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Rex in stoush with Whyalla Council after dropping flights

written by Jake Nelson | May 22, 2023

Victor Pody shot this Rex Saab 340B, VH-ZXQ.

A war of words has erupted between Rex and South Australia’s Whyalla City Council over the airline’s decision to exit Whyalla due to increased airport security screening costs, with Rex saying Council has “lost all credibility”.

Rex announced last week it was pulling out of its Adelaide-Whyalla route from 1 July after Council made the move to pass on the cost of airport security screening to airlines, which is estimated to raise ticket prices by around $40. Council said this was due to the Federal Government’s decision to stop funding screening operations.

Rex’s General Manager of Network Strategy, Warrick Lodge, slammed the decision as “devious and underhanded”, saying Council is “forc[ing] Rex to subsidise the security screening costs of Qantas whose services are legally required to be screened”.

“The significant additional security cost makes the Whyalla to Adelaide route unviable for Rex and as a result of Council’s decision Rex has no option but to exit,” he said.

“We have made it perfectly clear to the City of Whyalla for many months that this unnecessary and significant cost will result in the route being financially unsustainable. Rex’s decision should therefore not come as a surprise to the Council.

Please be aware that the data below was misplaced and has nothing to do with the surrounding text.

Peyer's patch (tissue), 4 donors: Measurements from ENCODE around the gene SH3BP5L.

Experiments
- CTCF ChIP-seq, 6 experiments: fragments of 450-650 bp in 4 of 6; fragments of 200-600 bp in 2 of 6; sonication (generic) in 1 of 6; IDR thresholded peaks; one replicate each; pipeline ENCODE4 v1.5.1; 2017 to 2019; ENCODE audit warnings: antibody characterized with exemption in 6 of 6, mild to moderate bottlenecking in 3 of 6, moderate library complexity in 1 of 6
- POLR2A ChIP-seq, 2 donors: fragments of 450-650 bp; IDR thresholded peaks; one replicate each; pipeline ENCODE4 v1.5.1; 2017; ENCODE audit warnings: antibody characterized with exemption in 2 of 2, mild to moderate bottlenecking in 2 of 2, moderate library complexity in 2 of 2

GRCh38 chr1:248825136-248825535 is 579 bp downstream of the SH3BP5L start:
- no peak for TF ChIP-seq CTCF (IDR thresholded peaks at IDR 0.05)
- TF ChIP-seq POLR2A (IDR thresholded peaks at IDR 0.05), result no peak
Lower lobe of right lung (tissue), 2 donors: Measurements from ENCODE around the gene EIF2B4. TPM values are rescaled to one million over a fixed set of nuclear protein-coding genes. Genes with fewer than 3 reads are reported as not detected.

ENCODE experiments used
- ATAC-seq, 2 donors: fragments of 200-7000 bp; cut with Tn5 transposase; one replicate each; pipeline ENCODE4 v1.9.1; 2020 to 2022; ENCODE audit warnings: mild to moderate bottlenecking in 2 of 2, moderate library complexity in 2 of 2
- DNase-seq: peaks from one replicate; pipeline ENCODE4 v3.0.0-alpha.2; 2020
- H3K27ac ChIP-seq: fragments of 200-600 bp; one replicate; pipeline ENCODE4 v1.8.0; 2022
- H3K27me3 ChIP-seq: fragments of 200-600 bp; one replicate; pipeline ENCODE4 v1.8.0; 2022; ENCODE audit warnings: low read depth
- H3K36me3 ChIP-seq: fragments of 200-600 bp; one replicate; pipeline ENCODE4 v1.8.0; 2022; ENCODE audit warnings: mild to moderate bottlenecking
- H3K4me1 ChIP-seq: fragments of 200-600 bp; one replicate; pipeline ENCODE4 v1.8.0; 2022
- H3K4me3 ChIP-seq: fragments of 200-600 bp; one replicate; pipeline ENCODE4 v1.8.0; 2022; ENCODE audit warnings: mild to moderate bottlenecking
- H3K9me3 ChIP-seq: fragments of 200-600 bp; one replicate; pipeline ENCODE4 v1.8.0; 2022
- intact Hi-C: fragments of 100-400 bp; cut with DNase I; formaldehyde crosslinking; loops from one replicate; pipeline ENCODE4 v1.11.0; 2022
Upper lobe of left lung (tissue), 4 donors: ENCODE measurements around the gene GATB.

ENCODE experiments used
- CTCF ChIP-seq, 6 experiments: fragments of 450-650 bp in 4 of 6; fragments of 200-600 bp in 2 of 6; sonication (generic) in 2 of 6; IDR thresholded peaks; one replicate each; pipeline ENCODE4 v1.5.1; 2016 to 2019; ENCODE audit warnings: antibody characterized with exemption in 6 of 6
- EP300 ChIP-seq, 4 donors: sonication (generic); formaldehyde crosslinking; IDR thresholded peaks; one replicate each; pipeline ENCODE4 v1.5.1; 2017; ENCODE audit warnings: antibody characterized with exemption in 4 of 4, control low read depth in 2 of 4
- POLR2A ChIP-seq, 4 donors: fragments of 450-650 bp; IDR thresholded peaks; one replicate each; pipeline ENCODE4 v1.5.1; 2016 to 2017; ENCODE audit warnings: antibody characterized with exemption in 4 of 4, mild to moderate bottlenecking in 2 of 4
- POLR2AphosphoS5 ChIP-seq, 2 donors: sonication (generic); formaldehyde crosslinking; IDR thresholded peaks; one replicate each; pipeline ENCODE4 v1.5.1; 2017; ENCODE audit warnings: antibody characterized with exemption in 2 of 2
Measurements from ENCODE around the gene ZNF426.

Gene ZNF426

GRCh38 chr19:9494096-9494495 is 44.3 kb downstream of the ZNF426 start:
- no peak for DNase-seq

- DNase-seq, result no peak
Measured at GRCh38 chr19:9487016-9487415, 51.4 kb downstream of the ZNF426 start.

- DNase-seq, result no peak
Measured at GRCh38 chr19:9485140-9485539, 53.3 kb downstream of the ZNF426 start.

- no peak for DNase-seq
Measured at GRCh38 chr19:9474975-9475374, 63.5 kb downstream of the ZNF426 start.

“Rex and its predecessor, Kendell Airlines, have serviced the City of Whyalla since 28 June 1986 so it is disappointing that this current Council is ungrateful for the 37 years of reliable, frequent and affordable air services that have provided significant socio-economic benefits to the City of Whyalla and the surrounding region.”

In response, Whyalla Mayor Phill Stone called Rex’s move a “huge blow” for the community, saying the blame ultimately lay with the Government for halting screening funding and leaving the “most appropriate option” as passing the increase on to the airlines rather than ratepayers.

“For Rex to use Council as a scapegoat for this decision and suggest it was ‘underhanded’ is quite frankly unfair, as we have been having ongoing discussions regarding this situation for some time,” he said.

“We will now have to work extensively with the broader airline industry to explore options to help minimise the impact of this decision, while ensuring our airport can play a key role in Whyalla underpinning the hydrogen and renewable energy transition for Australia, Asia and beyond.

“All airlines utilising the facility will need to cover the cost of screening, particularly given passengers cannot be segregated from screening based on their carrier. Only passing the cost on to Qantas would create an unfair playing field due to it resulting in about $80 extra per departing passenger for Qantas, while Rex would incur no additional costs.”

Rex hit back, however, accusing Council in a statement of being “deliberately deceptive” and saying “a simple partition and minor renovations works” would have allowed screened and unscreened aircraft to depart from the same terminal. The airline added that security screening – which has been in effect at most regional airports for 11 years – had only begun at Whyalla 18 months ago when Qantas brought larger aircraft to the airport.

“Rex believes that Whyalla Council has lost all its credibility, and Rex will no longer engage with this present council,” the airline said.

Adelaide–Whyalla was one of nine routes where Rex cut back services last month due to parts and labour shortages.

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